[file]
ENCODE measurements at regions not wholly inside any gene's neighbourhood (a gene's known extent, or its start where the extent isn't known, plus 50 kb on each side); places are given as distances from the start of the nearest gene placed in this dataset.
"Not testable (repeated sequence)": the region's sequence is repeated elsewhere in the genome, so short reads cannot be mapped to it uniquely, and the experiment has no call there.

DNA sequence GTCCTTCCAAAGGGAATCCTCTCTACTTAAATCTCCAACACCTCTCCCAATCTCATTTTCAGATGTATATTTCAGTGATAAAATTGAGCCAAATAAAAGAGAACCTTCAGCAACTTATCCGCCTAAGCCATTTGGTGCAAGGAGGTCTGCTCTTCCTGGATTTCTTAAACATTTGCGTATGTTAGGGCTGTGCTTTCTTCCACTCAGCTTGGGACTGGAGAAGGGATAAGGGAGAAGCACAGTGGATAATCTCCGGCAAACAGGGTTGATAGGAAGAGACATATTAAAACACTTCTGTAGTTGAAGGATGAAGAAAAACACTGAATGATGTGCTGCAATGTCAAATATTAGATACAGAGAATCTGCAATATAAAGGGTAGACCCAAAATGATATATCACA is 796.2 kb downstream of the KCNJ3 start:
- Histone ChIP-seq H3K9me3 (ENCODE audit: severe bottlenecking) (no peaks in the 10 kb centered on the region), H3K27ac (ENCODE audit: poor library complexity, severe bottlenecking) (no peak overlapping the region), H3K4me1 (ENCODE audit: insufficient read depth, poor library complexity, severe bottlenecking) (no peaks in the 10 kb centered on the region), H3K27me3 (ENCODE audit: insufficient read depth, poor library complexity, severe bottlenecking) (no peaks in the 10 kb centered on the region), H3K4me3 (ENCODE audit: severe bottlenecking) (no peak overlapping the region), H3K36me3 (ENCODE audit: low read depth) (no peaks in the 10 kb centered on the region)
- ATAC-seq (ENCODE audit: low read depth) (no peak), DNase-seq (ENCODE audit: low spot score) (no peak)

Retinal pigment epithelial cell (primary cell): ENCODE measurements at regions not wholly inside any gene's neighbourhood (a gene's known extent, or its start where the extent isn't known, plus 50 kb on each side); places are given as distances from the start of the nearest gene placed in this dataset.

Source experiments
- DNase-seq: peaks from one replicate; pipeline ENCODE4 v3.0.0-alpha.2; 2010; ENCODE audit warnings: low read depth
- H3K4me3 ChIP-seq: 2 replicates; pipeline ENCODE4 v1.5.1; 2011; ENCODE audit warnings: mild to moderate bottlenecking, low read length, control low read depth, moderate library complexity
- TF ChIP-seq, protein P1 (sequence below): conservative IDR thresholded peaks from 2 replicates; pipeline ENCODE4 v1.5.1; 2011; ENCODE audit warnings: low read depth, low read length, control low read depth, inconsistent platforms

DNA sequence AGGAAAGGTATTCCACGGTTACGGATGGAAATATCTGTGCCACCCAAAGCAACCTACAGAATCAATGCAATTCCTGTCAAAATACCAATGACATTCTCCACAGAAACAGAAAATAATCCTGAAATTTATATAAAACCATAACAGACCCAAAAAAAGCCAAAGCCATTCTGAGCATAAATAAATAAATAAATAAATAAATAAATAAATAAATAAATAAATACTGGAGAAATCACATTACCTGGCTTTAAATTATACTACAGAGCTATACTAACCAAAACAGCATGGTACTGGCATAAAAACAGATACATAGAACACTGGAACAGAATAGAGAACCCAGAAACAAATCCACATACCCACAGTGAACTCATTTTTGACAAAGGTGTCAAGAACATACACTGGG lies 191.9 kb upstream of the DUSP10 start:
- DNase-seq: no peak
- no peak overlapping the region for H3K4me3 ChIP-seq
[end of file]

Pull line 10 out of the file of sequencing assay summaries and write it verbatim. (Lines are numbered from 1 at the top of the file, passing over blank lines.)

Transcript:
- TF ChIP-seq, protein P1 (sequence below): conservative IDR thresholded peaks from 2 replicates; pipeline ENCODE4 v1.5.1; 2011; ENCODE audit warnings: low read depth, low read length, control low read depth, inconsistent platforms